Against the World

South Africa and Human Rights at the United Nations 1945-1961

By Jeremy Shearar

Against the World maps South Africa's journey to increasing isolation in the United Nations, from a respected member in 1945 to a 'pariah' in the early 1960s, owing to the apartheid policy of separate development. The book reveals how South Africa became the main architect of its own growing isolation, since the country refused to modify domestic policies that alienated even its potential allies. Its low profile in debates and constant abstention on human rights instruments were seen as a lack of interest in global humanitarian affairs. Events unfold from 1945, when Field Marshall J.C. Smuts proposed the adoption of a Preamble to the United Nations Charter. Three years later, South Africa refused to sign the Universal Declaration of Human Rights. Global criticism against apartheid intensified, until, in 1960, it culminated in calls from African members for economic and diplomatic sanctions. By 1961, South Africa had become isolated in the United Nations and was relegated to a moral wilderness. For the modern reader of history and social affairs, Against the World clarifies South Africa's past and present role in the evolution of international humanitarian law.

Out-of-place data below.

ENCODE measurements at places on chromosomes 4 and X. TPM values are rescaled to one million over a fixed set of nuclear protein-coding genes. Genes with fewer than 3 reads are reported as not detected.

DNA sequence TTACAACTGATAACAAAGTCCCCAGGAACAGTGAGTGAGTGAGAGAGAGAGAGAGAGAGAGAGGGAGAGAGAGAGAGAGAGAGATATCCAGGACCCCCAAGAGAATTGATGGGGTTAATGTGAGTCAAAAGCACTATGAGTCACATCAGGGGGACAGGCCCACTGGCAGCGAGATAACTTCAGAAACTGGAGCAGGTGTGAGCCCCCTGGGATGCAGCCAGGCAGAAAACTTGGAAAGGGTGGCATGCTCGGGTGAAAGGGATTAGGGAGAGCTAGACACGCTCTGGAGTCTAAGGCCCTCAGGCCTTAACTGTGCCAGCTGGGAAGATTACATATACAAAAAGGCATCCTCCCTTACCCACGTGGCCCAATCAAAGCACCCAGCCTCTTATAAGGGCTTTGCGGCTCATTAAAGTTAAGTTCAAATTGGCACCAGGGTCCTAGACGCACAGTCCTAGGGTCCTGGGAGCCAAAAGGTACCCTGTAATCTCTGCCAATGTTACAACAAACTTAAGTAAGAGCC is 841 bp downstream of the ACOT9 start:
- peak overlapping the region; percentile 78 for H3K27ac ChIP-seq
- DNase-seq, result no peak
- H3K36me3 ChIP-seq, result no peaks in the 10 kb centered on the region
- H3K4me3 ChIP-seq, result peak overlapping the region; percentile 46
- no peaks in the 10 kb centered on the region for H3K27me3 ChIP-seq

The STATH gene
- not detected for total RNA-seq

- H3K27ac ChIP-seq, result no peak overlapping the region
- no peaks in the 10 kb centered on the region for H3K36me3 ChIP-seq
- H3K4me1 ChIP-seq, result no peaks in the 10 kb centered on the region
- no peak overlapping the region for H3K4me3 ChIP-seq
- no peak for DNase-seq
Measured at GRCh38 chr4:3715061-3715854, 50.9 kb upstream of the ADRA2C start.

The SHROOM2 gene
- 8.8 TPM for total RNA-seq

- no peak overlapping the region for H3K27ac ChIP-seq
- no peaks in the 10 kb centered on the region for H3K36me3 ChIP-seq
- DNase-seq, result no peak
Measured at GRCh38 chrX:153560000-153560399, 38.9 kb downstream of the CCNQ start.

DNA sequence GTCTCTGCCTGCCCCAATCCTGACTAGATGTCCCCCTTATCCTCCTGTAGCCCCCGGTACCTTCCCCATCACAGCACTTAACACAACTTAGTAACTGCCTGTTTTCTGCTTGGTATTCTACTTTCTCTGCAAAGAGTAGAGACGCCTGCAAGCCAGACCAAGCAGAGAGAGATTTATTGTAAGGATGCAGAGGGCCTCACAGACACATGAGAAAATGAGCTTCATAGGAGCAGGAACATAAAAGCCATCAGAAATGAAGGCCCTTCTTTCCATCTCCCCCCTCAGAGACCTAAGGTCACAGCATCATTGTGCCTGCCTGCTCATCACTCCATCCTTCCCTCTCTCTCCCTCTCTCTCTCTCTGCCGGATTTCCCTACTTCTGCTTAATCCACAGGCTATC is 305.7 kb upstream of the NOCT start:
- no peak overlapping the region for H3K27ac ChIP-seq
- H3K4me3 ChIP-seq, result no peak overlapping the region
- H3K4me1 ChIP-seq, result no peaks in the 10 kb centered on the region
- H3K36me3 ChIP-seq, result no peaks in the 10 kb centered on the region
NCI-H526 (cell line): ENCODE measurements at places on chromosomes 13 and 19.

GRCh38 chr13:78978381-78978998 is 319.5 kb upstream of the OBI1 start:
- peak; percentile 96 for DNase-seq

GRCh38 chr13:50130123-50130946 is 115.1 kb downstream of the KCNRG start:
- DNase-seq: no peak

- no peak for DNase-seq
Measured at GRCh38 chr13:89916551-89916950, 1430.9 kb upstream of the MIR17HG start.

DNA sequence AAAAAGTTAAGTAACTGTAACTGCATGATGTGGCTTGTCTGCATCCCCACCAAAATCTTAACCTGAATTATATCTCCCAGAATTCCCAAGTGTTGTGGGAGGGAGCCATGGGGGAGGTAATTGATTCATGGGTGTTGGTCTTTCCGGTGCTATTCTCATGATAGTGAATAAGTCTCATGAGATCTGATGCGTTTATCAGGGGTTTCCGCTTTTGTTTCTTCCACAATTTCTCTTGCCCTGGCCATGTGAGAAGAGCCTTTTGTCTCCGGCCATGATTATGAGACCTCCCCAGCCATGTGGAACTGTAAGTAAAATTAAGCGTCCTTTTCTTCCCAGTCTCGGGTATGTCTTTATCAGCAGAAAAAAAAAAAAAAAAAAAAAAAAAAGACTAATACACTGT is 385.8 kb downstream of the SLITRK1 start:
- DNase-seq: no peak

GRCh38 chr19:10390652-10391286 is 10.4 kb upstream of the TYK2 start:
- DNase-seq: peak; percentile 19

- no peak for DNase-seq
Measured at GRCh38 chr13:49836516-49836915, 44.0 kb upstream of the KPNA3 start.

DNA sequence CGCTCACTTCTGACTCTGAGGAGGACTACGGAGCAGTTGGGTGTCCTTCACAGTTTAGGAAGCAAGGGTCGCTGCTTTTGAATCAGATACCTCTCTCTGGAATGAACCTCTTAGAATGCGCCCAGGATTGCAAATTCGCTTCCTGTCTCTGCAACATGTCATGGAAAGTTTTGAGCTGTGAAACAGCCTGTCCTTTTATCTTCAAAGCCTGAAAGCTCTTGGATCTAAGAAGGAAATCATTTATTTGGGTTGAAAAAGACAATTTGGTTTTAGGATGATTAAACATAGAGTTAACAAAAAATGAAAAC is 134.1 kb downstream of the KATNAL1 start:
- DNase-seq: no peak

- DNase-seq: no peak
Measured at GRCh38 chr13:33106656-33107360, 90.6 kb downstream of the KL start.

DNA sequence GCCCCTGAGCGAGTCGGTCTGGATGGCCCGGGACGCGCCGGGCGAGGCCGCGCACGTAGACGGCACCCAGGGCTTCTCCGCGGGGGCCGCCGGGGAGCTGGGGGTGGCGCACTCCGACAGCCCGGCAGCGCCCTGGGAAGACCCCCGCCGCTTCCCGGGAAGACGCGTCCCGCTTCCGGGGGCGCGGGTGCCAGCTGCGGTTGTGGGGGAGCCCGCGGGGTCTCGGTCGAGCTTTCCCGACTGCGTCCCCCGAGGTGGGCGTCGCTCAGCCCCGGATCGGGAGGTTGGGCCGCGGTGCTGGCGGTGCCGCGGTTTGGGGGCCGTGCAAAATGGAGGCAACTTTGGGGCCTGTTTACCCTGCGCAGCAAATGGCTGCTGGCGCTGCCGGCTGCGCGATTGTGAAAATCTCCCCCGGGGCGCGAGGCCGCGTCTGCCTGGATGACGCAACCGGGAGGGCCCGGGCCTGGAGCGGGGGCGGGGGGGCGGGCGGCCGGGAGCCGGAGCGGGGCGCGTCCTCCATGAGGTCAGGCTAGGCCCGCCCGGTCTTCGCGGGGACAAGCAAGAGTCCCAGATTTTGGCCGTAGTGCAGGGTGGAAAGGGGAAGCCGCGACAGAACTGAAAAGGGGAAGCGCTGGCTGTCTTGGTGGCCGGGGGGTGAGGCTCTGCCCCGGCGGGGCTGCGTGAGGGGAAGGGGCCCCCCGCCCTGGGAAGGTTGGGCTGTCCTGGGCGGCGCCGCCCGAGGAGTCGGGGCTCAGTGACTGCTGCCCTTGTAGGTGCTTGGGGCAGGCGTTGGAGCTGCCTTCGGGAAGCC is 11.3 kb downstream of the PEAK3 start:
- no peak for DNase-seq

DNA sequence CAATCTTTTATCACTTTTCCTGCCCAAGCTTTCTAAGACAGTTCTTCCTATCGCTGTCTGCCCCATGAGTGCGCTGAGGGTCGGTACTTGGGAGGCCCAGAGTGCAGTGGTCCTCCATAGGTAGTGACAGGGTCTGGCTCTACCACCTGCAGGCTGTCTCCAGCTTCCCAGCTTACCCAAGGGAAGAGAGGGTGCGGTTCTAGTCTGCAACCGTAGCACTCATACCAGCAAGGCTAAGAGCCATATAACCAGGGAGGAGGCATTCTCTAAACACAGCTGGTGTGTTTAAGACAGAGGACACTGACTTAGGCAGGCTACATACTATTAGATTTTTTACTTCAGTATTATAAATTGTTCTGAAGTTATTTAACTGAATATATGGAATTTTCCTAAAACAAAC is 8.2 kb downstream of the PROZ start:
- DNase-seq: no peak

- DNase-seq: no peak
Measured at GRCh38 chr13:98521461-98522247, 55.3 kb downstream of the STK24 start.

306 pages

Publication Date: 11/13/2011
Format: Paper
ISBN: 9781868885985